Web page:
The only Jewish day school in New Zealand’s capital city is closing.
Moriah School in Wellington will close its doors at the end of 2012, its board announced.
In a letter last week to parents, the board said it had “no option” but to close the school, which has fewer then 20 pupils ages 5 to 13.
“We simply do not have the resources to operate a full Jewish day school,” the letter said.
But the board pledged to “enhance and expand” the Hebrew school and said the decision did not affect the kindergarten, which is a separate entity.
Moriah was founded in 1985, with almost 60 students at its peak.
Its much-publicized 2008 project, to amass 1.5 million buttons – each one representing a child murdered during the Holocaust – took over two years to complete and attracted the attention of Prime Minister John Key, the son of a Jewish refugee who escaped Austria on the eve of the Holocaust. The collection will be given to the Wellington Holocaust Research and Education Center.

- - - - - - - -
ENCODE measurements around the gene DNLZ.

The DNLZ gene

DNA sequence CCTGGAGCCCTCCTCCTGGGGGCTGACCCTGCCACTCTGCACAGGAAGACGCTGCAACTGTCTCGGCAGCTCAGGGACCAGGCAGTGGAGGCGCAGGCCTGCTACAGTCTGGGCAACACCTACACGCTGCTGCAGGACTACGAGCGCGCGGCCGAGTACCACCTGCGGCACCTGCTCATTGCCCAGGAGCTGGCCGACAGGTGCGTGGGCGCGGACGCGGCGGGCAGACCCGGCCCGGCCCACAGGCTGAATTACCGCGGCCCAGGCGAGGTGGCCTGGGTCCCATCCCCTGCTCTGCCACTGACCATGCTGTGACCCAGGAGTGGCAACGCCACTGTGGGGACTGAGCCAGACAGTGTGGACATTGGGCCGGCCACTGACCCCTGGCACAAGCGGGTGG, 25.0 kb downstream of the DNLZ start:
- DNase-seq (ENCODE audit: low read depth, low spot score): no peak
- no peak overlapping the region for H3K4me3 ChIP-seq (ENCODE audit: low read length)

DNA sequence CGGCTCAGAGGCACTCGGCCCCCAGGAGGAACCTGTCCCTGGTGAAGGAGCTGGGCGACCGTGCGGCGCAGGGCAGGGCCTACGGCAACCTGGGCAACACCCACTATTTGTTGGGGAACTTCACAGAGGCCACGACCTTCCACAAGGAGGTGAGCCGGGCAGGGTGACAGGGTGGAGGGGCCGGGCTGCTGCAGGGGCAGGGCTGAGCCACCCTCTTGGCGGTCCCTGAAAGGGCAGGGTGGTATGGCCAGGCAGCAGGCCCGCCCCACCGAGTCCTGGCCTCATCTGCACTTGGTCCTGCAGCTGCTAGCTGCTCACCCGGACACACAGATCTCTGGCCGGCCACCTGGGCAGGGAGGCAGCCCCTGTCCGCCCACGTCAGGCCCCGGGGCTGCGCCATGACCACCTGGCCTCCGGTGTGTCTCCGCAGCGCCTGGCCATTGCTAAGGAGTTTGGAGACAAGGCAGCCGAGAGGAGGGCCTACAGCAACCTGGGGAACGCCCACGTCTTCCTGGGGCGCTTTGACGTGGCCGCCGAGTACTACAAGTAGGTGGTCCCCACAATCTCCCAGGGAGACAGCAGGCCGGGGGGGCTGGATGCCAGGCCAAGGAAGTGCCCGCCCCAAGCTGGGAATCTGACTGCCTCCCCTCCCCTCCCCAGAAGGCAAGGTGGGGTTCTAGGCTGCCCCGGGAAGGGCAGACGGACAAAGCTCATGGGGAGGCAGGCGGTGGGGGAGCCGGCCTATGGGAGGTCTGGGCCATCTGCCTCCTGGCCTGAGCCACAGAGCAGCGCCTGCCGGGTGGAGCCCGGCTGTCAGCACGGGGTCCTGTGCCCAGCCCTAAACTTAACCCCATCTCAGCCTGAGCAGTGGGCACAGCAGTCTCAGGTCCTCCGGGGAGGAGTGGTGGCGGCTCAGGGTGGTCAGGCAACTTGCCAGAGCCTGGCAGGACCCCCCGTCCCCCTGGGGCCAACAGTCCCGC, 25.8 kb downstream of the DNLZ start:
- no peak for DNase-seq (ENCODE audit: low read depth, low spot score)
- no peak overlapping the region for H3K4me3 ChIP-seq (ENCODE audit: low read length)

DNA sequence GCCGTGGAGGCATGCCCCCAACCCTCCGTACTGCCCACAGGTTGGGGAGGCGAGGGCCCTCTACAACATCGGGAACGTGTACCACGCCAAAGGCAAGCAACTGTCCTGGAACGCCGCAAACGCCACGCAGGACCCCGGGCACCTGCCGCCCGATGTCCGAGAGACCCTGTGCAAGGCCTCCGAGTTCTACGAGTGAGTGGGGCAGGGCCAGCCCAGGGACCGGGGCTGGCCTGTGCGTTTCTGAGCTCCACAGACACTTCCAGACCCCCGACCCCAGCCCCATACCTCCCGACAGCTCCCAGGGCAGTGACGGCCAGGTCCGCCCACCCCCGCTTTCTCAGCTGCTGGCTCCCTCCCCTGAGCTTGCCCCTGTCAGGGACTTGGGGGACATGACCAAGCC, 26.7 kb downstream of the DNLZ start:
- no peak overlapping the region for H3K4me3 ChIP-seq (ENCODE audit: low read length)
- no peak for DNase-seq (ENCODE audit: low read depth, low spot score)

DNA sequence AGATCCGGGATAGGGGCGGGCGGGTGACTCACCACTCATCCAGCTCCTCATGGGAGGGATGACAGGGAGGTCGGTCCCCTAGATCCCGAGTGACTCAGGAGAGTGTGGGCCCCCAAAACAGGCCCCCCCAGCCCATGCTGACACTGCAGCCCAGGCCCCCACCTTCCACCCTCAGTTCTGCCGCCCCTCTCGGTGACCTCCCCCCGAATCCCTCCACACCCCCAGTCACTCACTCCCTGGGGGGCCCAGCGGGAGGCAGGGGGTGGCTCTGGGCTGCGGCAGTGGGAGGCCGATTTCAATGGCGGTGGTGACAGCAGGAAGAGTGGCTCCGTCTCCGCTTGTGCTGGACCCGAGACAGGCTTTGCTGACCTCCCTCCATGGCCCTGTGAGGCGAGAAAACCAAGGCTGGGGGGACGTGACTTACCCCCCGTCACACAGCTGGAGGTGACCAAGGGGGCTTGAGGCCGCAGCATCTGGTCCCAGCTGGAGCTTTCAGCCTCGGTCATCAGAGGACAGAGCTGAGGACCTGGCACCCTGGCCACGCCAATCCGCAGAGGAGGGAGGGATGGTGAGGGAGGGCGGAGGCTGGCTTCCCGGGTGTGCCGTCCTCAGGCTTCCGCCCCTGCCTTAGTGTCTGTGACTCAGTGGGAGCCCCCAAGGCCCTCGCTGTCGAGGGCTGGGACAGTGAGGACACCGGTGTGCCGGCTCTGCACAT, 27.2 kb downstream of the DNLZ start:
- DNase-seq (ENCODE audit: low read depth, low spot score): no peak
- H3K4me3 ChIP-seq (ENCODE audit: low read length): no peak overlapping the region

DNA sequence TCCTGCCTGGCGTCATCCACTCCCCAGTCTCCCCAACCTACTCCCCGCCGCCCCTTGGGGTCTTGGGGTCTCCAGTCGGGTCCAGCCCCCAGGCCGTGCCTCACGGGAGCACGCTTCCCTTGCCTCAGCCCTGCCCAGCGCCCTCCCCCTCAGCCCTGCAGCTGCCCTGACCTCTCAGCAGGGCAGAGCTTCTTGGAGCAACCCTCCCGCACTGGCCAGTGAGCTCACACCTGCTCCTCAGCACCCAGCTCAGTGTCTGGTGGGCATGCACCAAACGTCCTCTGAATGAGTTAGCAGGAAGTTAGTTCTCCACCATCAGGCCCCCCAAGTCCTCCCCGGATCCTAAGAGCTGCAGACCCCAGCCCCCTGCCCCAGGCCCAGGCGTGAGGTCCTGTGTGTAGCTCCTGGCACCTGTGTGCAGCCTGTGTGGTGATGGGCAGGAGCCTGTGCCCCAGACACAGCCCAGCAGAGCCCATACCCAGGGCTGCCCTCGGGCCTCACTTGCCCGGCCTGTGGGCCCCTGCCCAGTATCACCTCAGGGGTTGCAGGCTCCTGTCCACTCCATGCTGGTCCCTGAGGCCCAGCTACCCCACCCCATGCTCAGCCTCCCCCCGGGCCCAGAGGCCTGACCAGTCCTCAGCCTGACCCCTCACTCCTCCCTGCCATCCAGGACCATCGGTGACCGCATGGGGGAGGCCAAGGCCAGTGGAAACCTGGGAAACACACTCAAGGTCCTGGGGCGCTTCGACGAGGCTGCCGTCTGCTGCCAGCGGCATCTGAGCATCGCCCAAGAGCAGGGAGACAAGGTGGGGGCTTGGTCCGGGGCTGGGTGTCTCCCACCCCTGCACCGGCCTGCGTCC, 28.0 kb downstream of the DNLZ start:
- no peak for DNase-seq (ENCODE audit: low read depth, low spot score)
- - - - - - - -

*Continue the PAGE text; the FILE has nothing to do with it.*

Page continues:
Stephen Goodman, president of the New Zealand Jewish Council, said he regretted the closure because the loss of Jewish education “diminishes us all.”
Wellington is the second largest Jewish community after Auckland, which is home to the majority of the country’s estimated 7,000 Jews as well as its last Jewish school, Kadimah College.